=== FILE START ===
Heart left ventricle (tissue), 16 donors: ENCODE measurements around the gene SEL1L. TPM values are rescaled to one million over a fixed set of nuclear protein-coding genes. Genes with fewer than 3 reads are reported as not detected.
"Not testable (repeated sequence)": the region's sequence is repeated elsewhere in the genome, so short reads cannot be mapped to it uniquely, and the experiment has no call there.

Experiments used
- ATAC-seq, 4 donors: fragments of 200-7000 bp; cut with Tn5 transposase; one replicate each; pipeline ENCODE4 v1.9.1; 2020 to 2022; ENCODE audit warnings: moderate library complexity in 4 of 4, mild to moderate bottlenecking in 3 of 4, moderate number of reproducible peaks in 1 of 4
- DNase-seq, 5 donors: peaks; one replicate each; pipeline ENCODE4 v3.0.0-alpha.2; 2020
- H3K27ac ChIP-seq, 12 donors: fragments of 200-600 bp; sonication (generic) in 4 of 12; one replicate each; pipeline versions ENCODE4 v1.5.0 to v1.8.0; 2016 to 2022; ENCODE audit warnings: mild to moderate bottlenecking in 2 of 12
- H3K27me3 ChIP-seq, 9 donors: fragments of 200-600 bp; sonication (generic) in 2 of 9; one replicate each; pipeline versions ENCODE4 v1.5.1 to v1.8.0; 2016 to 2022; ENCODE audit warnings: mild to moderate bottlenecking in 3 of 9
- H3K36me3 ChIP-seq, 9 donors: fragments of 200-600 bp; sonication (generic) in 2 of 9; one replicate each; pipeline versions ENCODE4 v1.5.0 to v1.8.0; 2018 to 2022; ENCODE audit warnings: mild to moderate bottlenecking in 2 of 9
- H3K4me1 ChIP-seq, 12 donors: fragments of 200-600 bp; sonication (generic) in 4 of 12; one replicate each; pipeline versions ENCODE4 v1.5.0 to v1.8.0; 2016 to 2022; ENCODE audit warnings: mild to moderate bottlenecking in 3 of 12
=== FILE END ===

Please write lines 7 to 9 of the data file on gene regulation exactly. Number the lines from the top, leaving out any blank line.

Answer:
- H3K27me3 ChIP-seq, 9 donors: fragments of 200-600 bp; sonication (generic) in 2 of 9; one replicate each; pipeline versions ENCODE4 v1.5.1 to v1.8.0; 2016 to 2022; ENCODE audit warnings: mild to moderate bottlenecking in 3 of 9
- H3K36me3 ChIP-seq, 9 donors: fragments of 200-600 bp; sonication (generic) in 2 of 9; one replicate each; pipeline versions ENCODE4 v1.5.0 to v1.8.0; 2018 to 2022; ENCODE audit warnings: mild to moderate bottlenecking in 2 of 9
- H3K4me1 ChIP-seq, 12 donors: fragments of 200-600 bp; sonication (generic) in 4 of 12; one replicate each; pipeline versions ENCODE4 v1.5.0 to v1.8.0; 2016 to 2022; ENCODE audit warnings: mild to moderate bottlenecking in 3 of 12